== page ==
Back in 2010, the Volvo brand was seen as solid: famous for safety but rather boring. “Buying a Volvo is like going to the dentist: something you have to do one day, so you might as well get it over with,” went one typical joke, as reported in a Times feature on CEO Jim Rowan (1). There was even talk of Volvo suffering the same fate as fellow Swedish car brand Saab, disappearing altogether. “Volvo was almost gone,” said Lex Kerssemakers, the company’s former consumer business head.

Fast forward to 2023 and Rowan “reckons no one is laughing any more”. Volvo volumes have more than doubled since 2009 to 700,000 and are forecast to hit 1.2 million by 2025. Revenues grew even faster, with the £24 billion of sales in 2022 three times 2011’s level.

In this post we look at some of the lessons from this brilliant case of brand revitalisation.


The key to successful brand revitalisation is to build on and amplify your strengths, as Volvo have done. “Volvo’s attributes — authenticity, safety, simplicity — have never been more important. The world has moved towards us,” Rowan says. Volvo has continued to invest in upgrading the brand’s core safety attributes. For example, “LIDAR” sensors (laser imaging, detection and ranging) allow a Volvo driver to spot a pedestrian at 250 metres. This gives the driver nine extra seconds reaction time at 100kph according to Rowan (1).


The best form of distinctiveness is when you “bake this in” to your core product. And this approach was essential for Volvo. No amount of cool communication full of emotional “sizzle” could have made up for a safe but dull product. Refreshing the design of the cars was a fundamental first step for Volvo. “It said goodbye to bearded designers called Bjorn and hired a team of young guns,” reports The Times (1). Out went the brand’s “brutalist aesthetic”, replaced with “modern muscularity”.

In addition to an overall design style that is easier on the eye, Volvo has created a series of distinctive design properties (see below). These brand properties include “Thor’s hammer” headlights, “hockey-stick” tail lamps and concave grilles holding the Volvo logo. These brand properties help create consistency across the range and build distinctive memory structure. 


Beyond visual design, Volvo has also been bold in its innovation by betting big on electrification. This has driven distinctiveness and also made the brand contemporary by tapping into cultural trends. Volvo was one of the first premium manufacturers to exit diesel cars. And in March 2021 the company pledged to become fully electric by 2030, with Rowan promised Volvo will be half way to this goal by 2025. This focus on the fast growing electric segment is reflected in the brand achieving a market share of pure electric and especially hybrids in 2022 (1) way above its share of the total UK car market (2) – see below.

Volvo is re-investing earnings to drive relentless revitalisation, key to any healthy brand. A SEK14 billion dedicated electric car factory in Slovakia is Volvo’s first new European plant in over half a century. CEO Rowan is committed to launching “one new EV every year for the next five years”, according to The Times. Recent launches include the C40, a small electric SUV, and the larger EX90. An all-electric “city car” SUV is planned for launch later this year. The company is also working to solve battery supply issues, breaking a reliance on Chinese components via a joint venture with Sweden’s Northvolt AB to create a factory in Gothenburg.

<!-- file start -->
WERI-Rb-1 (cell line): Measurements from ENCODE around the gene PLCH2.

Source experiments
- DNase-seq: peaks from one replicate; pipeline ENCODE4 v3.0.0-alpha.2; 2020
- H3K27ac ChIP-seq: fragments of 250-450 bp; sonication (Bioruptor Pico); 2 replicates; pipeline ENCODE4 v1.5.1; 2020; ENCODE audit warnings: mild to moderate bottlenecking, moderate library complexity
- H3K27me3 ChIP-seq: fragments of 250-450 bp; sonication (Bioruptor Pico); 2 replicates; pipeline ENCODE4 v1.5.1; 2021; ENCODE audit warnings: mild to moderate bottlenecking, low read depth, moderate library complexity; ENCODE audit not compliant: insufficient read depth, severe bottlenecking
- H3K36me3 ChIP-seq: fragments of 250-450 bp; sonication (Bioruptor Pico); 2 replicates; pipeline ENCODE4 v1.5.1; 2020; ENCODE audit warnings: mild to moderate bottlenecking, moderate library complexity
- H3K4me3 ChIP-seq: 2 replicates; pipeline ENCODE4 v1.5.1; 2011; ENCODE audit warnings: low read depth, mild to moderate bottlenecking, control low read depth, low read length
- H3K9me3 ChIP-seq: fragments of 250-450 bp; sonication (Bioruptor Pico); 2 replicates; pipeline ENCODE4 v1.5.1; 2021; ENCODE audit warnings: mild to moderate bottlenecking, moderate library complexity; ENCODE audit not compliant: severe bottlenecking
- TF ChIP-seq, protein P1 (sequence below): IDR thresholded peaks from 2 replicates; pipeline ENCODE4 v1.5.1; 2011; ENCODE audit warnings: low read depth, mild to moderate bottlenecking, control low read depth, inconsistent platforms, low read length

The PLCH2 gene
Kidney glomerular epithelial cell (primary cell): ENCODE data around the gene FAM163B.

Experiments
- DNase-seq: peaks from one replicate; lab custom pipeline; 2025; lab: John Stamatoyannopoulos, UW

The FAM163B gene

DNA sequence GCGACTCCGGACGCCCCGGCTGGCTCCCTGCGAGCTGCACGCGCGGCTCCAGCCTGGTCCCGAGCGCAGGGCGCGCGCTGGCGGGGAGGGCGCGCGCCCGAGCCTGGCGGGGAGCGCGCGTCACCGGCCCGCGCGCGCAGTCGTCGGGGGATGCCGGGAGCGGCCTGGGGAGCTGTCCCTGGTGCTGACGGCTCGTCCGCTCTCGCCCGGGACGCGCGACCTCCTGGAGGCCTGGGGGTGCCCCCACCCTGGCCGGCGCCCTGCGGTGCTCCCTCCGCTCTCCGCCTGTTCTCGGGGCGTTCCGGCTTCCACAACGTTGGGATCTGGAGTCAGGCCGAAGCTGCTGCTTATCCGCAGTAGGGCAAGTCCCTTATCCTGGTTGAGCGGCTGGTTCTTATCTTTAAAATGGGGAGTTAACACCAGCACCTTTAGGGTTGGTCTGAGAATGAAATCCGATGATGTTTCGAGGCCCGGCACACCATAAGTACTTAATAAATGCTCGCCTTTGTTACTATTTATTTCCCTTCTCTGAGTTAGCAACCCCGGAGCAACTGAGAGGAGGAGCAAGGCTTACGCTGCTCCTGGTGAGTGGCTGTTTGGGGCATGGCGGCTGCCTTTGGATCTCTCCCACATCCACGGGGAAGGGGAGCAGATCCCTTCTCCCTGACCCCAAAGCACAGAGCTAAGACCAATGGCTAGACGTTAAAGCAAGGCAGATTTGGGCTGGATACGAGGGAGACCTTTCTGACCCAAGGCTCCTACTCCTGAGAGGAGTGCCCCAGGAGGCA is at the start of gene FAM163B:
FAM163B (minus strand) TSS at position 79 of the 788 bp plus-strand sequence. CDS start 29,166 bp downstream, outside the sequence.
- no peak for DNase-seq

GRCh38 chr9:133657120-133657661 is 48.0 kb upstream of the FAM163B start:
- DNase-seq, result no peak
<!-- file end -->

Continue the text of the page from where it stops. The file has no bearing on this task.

A new tech hub in Stockholm is home to a team of coders writing the complex software for the LIDAR sensors and also creating new ways people to buy or lease cars online. Volvo’s subscription-style plans under allow you to drive a car for as little as a day, tapping into a growing trend away from full car ownership, especially for younger drivers. This plays a critical role in boosting penetration by recruiting younger customers: subscription customers are almost ten years younger than the average Volvo owner (1).


With a much more attractive product design as a new brand foundation, Volvo was able to add some emotional sizzle, through clever communication. The brand partnered with the Sky Atlantic TV channel, home to edgy, critically acclaimed dramas like Succession (full disclosure: I am a Succession super fan, so bound to believe this marketing tactic was brilliant). This strategic sponsorship has now been running for 10 years. It creates awareness but also allows Volvo to benefit from “borrowed memory structure”, tapping into positive associations with Sky Atlantic. “Take a look at the people driving Volvo’s new pure electric SUVs. They are not chin-stroking antiques dealers; they wear Moncler gilets and watch Succession, the edgy drama on Sky Atlantic,” observes The Times (1).


Volvo also worked to smartly cut costs, in common with other brand revitalisation success stories such as Lego, that we posted on here. The company focused on a single two-litre, four cylinder engine, replacing a series of larger V6s and V8s. “The engineers managed to wring 455 horsepower out of it and Volvo was back in the race for luxury customers — while saving billions,” explains the Times article (1).

In conclusion, Volvo is a brilliant case of brand revitalisation. The company focused first on fixing the fundamentals of product design, adding emotional sizzle via clever communication, whilst also smartly cutting costs.


  1. Times article
  2. Volvo UK market share